“The real voyage of discovery consists not in seeking new landscapes, but in having new eyes.”
– Marcel Proust
There’s something good in every day.
It doesn’t always feel that way and that’s ok. Some days the pain of living is just too much to notice anything else. Other times you’re just too tired to care. It’s hard to pick up the subtle signs of bliss when the noise of everyday life drowns out the quietness within you.
And yet, it’s there, waiting for you to pay attention.
“The most terrible poverty is loneliness and the feeling of being unloved.”
– Mother Theresa
When you think of loneliness, a bright and sunny day is probably not the first scenario that comes to mind. Long, dark winter nights seem to represent those hollow feelings inside so much better.
And yet, summer time can be a lonely season for anyone who’s not able to fully participate in the festivities during these months, like the chronically ill. Family and friends are away on vacation and caregiving facilities can be closed down for summer or short on staff. This makes getting out and about and socializing even more challenging than usual if you have limited mobility.
And it’s not just about literally being alone and not having someone to talk to and hang out with. Loneliness also refers to feeling alone, like nobody understands what you’re going through. Like Carl Jung said, “loneliness does not come from having no people around you, but from being unable to communicate the things that seem important to you“. When you have a chronic or invisible illness, being lonely is often a combination of the two, a cruel mix of social isolation and not feeling heard. Because for the people in your life it can be hard to understand why you may not be able to do seemingly relaxing things like spending a day at the beach.
And during summer, the gorgeous weather and ecstatic Facebook updates about festivals, BBQ’s and exotic holiday destinations only seem to rub your nose in the fact that you’re stuck at home, not being able to join in on the fun.
Spring is my favourite time of year. The blossoming trees, birds chirping, feeling the sun on your face… Doesn’t that instantly put you in a better mood?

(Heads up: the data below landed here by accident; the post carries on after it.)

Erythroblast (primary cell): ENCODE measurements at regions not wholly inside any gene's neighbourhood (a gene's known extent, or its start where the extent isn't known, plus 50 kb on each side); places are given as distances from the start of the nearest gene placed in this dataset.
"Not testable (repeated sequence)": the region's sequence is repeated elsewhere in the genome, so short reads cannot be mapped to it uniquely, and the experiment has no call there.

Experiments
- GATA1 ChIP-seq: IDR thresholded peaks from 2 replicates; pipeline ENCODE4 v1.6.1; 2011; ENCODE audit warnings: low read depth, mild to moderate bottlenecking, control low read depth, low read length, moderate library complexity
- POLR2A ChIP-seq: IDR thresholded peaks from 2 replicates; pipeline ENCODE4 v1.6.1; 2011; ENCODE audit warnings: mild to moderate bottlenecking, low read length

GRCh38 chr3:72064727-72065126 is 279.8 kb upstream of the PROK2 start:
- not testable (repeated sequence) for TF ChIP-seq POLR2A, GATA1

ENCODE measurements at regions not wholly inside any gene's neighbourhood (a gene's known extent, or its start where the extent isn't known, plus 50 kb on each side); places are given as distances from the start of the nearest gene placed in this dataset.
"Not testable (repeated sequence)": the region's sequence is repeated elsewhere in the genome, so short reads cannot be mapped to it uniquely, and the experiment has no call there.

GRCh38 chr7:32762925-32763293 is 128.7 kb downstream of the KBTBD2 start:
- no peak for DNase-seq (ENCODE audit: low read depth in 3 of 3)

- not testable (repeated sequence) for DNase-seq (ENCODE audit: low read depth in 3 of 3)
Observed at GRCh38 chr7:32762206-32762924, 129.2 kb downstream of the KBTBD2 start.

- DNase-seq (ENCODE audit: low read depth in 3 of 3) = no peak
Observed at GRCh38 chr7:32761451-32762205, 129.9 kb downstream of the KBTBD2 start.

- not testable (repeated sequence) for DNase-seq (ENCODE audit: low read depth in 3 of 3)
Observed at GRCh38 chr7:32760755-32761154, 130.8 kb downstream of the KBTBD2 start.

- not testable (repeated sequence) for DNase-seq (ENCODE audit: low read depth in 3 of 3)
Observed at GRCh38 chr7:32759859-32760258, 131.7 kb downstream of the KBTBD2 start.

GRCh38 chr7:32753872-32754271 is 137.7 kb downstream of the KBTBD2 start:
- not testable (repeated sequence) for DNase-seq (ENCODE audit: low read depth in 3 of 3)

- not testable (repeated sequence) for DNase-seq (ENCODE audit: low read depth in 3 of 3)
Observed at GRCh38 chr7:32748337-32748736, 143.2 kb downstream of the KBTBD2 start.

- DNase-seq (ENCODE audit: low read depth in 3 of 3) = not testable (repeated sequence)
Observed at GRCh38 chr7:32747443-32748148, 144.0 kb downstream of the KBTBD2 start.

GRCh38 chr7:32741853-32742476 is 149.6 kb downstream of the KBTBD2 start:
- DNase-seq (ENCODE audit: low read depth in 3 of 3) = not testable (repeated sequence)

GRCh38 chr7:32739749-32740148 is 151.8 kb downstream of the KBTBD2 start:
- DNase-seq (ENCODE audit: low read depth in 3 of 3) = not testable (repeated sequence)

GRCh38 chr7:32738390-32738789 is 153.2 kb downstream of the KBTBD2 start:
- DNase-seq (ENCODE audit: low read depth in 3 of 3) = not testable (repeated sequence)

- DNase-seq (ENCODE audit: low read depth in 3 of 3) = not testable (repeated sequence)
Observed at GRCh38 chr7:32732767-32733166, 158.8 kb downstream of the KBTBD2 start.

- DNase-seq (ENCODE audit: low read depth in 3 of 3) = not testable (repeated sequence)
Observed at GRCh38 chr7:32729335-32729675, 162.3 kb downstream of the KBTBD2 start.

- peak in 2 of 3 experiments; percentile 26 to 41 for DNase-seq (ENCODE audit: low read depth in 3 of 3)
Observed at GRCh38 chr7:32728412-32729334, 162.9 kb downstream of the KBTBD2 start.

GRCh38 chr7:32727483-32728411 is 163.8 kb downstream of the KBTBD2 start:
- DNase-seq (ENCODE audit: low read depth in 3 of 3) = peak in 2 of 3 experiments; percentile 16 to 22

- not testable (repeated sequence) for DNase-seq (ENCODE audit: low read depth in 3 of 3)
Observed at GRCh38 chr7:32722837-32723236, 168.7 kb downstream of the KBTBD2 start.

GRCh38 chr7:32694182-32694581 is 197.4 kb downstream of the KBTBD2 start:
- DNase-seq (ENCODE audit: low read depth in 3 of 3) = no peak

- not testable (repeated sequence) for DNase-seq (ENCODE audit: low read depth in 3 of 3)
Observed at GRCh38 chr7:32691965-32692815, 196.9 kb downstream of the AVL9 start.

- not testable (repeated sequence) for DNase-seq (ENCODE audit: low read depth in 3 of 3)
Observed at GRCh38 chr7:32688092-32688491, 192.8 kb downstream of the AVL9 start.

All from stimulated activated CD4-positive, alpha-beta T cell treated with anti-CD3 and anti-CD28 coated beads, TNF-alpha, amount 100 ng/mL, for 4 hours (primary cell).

With nature reawakening from being dormant all winter, there’s a sense of hopefulness in the air, this lighthearted energy of change and new beginnings. That makes spring the perfect season not just for cleaning out your closets, but for clearing up your mind, re-energizing your body and freshening up your routines.
So have a look at these 11 ideas to spring clean your life!
Last year, inspired by this classic post from Danielle LaPorte on sensuous goal refinement, I decided to ditch the traditional New Year’s Resolutions and choose a ‘theme’ for 2014 instead: Bliss.
After years of pressing on to reach personal milestones like getting a Psychology degree, setting up this website and improving my health one step at a time, I wanted more space to enjoy everyday simple pleasures: having lunch outside on a gorgeous day, browsing bookshops, taking up yoga, catching up with friends. No more delaying fun plans to achieve grand goals in the future – 2014 would be about celebrating love and life in its purest form.
There’s nothing more uplifting than knowing someone is thinking of you when you’re terribly ill. All you want is a little comforting while you’re dealing with the physical pain and emotional turmoil of sickness.
That’s why sending a get-well care package to a sick loved one is a wonderful way to show you care and to wish them a speedy recovery.
And yet you might be stumped for inspiration on what to put in your gift basket. Of course that depends on your friend’s illness, circumstances and preferences in life, but packing both practical items to deal with the daily discomforts and entertaining goodies that offer an escape from the mind-numbing boredom will definitely brighten their day!
Have a look at these 14 ideas for creating a comforting care package for sick loved ones: